Health Blog | 3 MIN READ
Carpal Tunnel Syndrome
Dr. Alaa Hoteit
It all starts with tingling, numbness and sometimes burning sensation in your hands, and before you know it, your entire arm is in pain or your hand isn't working properly. This progression is not uncommon for carpal tunnel syndrome or CTS, so seeking help as soon as possible is essential!
What it is?
The median nerve runs down your arm and into your hand via the carpal tunnel, a small and narrow canal or tube similar to a tunnel you can drive through your car, so.. median nerve is located on the underside of the wrist. This vital nerve regulates the sensation and movement of your thumb and all of your fingers except your pinky (small finger). There are several tendons of your fingers and hand traveling through this tunnel as well, any compression on this nerve can result in pain, tingling, and numbness in your hand which stands for carpal tunnel syndrome or CTS.
It’s more common in females and commonly related to the following factors
1- Arthritis 2- Diabetes 3- Pregnancy 4- Previous Writs fracture\injury 5- Overloading the wrist and the fingers
Can CTS be treated?
Yes, it can! There 2 ways for that, either surgical or non-surgical.
1 - Non-Surgical Treatment: Usually used for less severe cases and allow you to continue doing your daily activities without pain and interruptions.
2 - Surgical Treatment: It can help in more severe cases and have an excellent and positive outcome. It’s the last option when the carpal tunnel is not responding to non-surgical treatment.
Will you make recovery from CTS?
Yes, you can! Treatment should start as soon as symptoms start, with some simple steps you can do at home like.
⁃ The home program exercises ⁃ Avoid activities that make symptoms worse ⁃ Apply cold packs in the first 2 days to reduce the pain and the swelling
1 - Manual Therapy : Which is a treatment technique that your therapist can do to you during the session.
2 - Neuromobilisation : Another technique your therapist can help you with it, which basically working on moving your nerves.
Home Program Exercises
Finger extension exercises are critical for maintaining healthy joints and muscles in the fingers. Extension exercises can help to prevent or reduce stiffness and pain in the fingers.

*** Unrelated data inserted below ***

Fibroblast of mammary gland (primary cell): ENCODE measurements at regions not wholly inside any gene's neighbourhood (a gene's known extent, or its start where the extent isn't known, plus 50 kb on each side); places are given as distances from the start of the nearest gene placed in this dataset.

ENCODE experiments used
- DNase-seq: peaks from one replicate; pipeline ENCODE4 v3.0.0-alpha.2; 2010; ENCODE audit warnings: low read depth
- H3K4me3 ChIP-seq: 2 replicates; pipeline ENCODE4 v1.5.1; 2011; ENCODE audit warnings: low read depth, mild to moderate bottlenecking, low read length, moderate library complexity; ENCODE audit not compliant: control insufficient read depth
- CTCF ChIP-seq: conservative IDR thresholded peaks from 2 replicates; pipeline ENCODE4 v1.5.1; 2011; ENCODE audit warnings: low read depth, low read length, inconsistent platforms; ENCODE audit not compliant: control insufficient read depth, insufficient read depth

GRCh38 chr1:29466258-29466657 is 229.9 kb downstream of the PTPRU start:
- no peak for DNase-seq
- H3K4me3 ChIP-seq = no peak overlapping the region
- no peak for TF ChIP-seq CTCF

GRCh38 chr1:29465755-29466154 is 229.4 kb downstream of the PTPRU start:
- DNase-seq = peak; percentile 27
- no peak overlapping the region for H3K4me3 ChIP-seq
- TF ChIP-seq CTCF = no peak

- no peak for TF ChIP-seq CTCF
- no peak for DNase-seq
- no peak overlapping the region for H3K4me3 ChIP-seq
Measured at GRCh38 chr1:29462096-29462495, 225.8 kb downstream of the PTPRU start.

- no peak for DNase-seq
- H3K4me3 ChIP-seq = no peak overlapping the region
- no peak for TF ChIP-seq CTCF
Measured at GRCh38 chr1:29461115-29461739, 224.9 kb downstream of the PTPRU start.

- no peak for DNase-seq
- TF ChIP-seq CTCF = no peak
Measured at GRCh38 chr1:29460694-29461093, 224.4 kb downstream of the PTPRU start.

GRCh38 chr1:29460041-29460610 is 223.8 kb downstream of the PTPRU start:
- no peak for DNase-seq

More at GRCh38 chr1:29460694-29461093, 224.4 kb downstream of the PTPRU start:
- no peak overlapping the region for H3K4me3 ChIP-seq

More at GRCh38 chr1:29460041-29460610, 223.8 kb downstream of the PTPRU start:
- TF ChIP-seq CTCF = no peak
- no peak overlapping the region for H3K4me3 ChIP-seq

Several different finger extension exercises can be performed at home. One simple exercise is to simply open and close the hand several times. This helps to stretch and strengthen the muscles and tendons in the fingers.
Another good exercise is to make a fist and then slowly extend the fingers one at a time. This exercise helps to specifically target the muscles and tendons in the fingers. Performing these exercises regularly can help keep the fingers healthy and free from pain.
The wrist extensors are a group of muscles on the back of the forearm that works to extend (straighten) the wrist. These muscles include the extensor carpi radialis longus and brevis, the extensor digitorum, and the supinator.
One simple way to stretch these muscles is to extend your arm out in front of you with your palm facing down. Use your other hand to gently pull your fingers back toward you until you feel a stretch in your forearm. Hold this stretch for 20–30 seconds, then repeat it 2-3 times.
Carpal Tunnel Stretch
If you are looking to do a carpal tunnel stretch at home, there are a few things you need to know. First, this stretch is best performed while seated. You will want to sit up straight and tall in your chair, keeping your shoulders back and down.
Next, take your right hand and place it behind your head, with your elbow pointing out to the side. Use your left hand to grab hold of your right wrist, and then gently pull your right hand towards the left side of your head. You should feel a stretch in your forearm and wrist. Hold this stretch for 30 seconds, and then repeat on the other side.
If you find that this stretch is too easy, you can try placing a rolled-up towel under your armpit on the side you are stretching. This will provide more resistance and make the stretch more challenging.
Median Nerve Flossing
The median nerve is one of the most important nerves in the arm. It runs from the shoulder to the hand and controls the muscles in the thumb. The median nerve can become compressed or pinched at any point along its route. One way to relieve pressure on the median nerve is to perform a daily routine of median nerve flossing exercises.
Start by sitting in a comfortable position with your arm resting on a table in front of you. Using your opposite hand, gently bend your wrist back and forth several times. Next, extend your arm out straight and hold it for 30 seconds. Then, using your fingers, massage the area around the base of your thumb for 30 seconds.
Repeat these exercises several times per day to help keep the median nerve healthy and prevent compression or pinching. If you begin to experience numbness, tingling, or weakness in your hand, stop performing the exercises and consult a doctor for recovery.